Interview questions and structured interviewing
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Soaring On Your Strengths Land the BIG Job

Robin Ryan

My career counseling client Cathy was already a Chief Financial Officer, longing to become the company's Chief Executive Officer. When her boss Larry announced his retirement she recognized that this was her big chance. But, there was one major problem: Larry did not support her goal of moving into the CEO position. Only with a carefully developed personal brand could she have even a remote chance to land this job without his support. We needed to define Brand Cathy so her skills, strengths and abilities were more evident, so the Board of Directors would view her as the prime candidate. Larry's lack of endorsement was an intimidating roadblock.

Working together, Cathy and I created a great resume, developed an attention-getting cover letter, and polished her interview skills. I coached her on how to present her personal brand, and to recognize her true value and the talents she had to offer. We also honed her negotiation strategies. Cathy worked hard and did her very best to prepare, but still felt doubtful about landing this job.

Once we had clearly defined who she was professionally and established her unique career identity, AKA her personal brand, the board members did take notice.

And she did, indeed, become the organization's new CEO -- and what a great leader she will be. If she had not invested a great deal of time and energy into developing her personal brand the outcome would surely have been different.

Identifying Your Personal Brand

Can you quickly state what your key strengths are? Do you know what your career identity is? We're not talking about your job title, but your career identity. It's that unique authentic reputation you have among bosses, colleagues, and other employees. This reputation is what I call Brand You.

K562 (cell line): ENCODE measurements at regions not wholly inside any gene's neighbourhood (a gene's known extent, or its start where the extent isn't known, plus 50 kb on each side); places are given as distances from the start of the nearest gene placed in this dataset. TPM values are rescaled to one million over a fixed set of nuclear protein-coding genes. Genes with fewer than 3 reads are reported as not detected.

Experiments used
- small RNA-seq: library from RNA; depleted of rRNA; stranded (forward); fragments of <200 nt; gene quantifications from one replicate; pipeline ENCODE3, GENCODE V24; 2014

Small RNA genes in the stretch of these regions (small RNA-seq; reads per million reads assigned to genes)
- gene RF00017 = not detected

Personal branding may not be a term you are familiar with, but you need to be. It took me quite a while to consider exactly how I could teach someone else about self-marketing their personal brand in order to advance their career. The heavy 'corporate brand' advertising or marketing approach would lose people quickly. So I spent over two years working on the process, and the end result is in my newest book, "Soaring on Your Strengths."

Your career identity is not some slick piece of advertising. Brand You is based on the authentic, talented, and genuinely unique and special person you are. It is not phony or conceited, or an exaggeration, nor is it a trick or fleeting fad. The components of Brand You are the essence of you as a person, which include: your work strengths, your image, your passion and your personality traits, along with other people's perceptions of you, applied in a work-environment that enhances your productivity.

I recommend you give yourself a gift if you care about career advancement. No matter at what stage you are in your career -- at the beginning, middle, or at a senior level -- or if you are changing careers or reinventing yourself -- you'll have a game plan for your future. You will know how to self-promote and market yourself successfully to become the very best you can be.